Why I moved to Functionize

Having given up on Selenium, I needed to find an alternative. After some searching, I came across Functionize. There are many ways in which I found Functionize to be technically superior to Selenium. Way too many to list them all here, as much as I’d like to. Three of the most important reasons to switch to Functionize are its low-code testing, machine learning, and test reporting.

I know, low-code testing is supposed to be the bad guy. After all, if I can’t see lines of code and go in and manually change it, how can I possibly know the test worked? Turns out, this simply isn’t the case. Not only does Funcionize’s low-code testing and UI work; they are miles ahead of the tools I was using before. With Functionize, my testers don’t need a separate IDE, don’t need to know several programming languages, and don’t have to be computer engineers. 

Functionize also makes use of machine learning to solve so many of Selenium’s shortcomings. By using smart image comparison, Functionize has no trouble adapting to selector changes. Gone are the over-precise comparisons that plague Selenium. Additionally, Functionize also gives my testers smart screenshots, which show me the before and after of every test. I don’t have to fight with fixing timing errors with complicated delays in page loading. This comes in extra handy, as it provides the root error analysis that Selenium lacks. 

Lastly, Functionize automatically provides very, very detailed test reports. Even better, these test reports are available to the entire testing team. Without taking precious time away from testing, my team can view what the entire team is testing or is planning to test. Functionize provides test reports including everything from the complete test history. Functionize gives reports that ell my team who has made changes, when, and the outcome of the change. The cross-team knowledge Functionize gives eliminates so much time wasted on poor or incomplete communication.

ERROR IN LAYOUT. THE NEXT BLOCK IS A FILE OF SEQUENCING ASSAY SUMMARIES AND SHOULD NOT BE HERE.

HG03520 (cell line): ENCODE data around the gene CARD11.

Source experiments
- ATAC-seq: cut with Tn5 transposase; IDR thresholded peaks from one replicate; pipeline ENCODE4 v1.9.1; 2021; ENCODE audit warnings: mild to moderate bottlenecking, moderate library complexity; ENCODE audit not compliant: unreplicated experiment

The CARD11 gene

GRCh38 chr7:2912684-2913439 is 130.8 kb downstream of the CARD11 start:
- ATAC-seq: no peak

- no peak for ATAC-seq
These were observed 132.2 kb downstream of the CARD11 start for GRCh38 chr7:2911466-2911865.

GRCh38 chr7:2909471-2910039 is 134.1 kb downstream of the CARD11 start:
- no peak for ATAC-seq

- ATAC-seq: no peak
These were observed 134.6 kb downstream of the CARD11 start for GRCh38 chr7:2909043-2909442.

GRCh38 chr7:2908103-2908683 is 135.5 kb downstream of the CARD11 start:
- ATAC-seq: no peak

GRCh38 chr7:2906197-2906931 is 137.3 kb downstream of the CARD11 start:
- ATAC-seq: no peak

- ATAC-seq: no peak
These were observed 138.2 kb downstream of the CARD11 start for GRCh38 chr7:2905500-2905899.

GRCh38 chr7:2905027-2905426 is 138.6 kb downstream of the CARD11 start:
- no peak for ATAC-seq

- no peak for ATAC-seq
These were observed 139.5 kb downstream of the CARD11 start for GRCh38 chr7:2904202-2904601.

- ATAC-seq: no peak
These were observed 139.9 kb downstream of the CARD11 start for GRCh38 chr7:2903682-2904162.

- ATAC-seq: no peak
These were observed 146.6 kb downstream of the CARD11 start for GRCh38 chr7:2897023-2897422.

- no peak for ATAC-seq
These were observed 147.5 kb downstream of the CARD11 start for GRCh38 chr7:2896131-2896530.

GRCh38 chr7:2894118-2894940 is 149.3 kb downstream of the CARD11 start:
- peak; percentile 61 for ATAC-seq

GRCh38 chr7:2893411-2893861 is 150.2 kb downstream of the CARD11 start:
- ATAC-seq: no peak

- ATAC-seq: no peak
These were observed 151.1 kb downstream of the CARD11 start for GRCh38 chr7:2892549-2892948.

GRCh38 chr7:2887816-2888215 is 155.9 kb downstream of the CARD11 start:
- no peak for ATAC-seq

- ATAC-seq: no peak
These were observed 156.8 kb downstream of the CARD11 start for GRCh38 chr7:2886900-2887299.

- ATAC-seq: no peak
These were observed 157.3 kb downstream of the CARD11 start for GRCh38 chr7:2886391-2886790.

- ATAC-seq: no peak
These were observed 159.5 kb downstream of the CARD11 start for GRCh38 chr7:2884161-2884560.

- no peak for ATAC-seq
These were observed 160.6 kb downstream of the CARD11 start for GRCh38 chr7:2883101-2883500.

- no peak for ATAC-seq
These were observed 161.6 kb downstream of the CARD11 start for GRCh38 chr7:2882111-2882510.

Why I recommend Functionize to my fellow quality engineers

At the end of the day, I just had to change my testing mindset. In a stunning turn of events, testing doesn’t actually have to be “hard.” Making the switch to Functionize made more room at the “testing table.” Because of its remarkable low-code testing capabilities, my testers don’t have to be seasoned engineers. My testers don’t need to learn any new languages or syntax. What’s more, my testers don’t need to learn any new programming languages. This feature is particularly helpful when weighed against the sheer number of languages on which Selenium relies (something I saw as a benefit in my youth).

Free isn’t really free

At the end of the day, though, my decision was cost-related. Selenium is free…but is it, though? How many Selenium tutorials are there that a new tester has to watch? How long do new test engineers have to spend on these tutorials before they even become productive? How many plugins do you need to add, subtract, learn, etc.? How many plugins are in Python, C++, C#, etc? Selenium has hundreds of step-by-step YouTube tutorials, a topic on Quora with 48k followers, and 84k questions on StackOverflow. As an “old school” engineer, that sounds great! As a manager, it sounds just plain awful.

Anyone leading a team will tell you right away that their biggest expense is their people. Sure, a Functionize license isn’t free, but neither are the thousands of man-hours spent every year simply learning Selenium. Even if new testers are familiar with Selenium, they won’t be familiar with your Selenium. They have to spend days or even weeks learning how you test with Selenium with your plugins in your language. 

So this all adds up to Functionize being better for me both technically and financially. If I could get back my first few years as a manager, I would start with Functionize from day one. To see how Functionize can do the same for you, sign up for a demo today.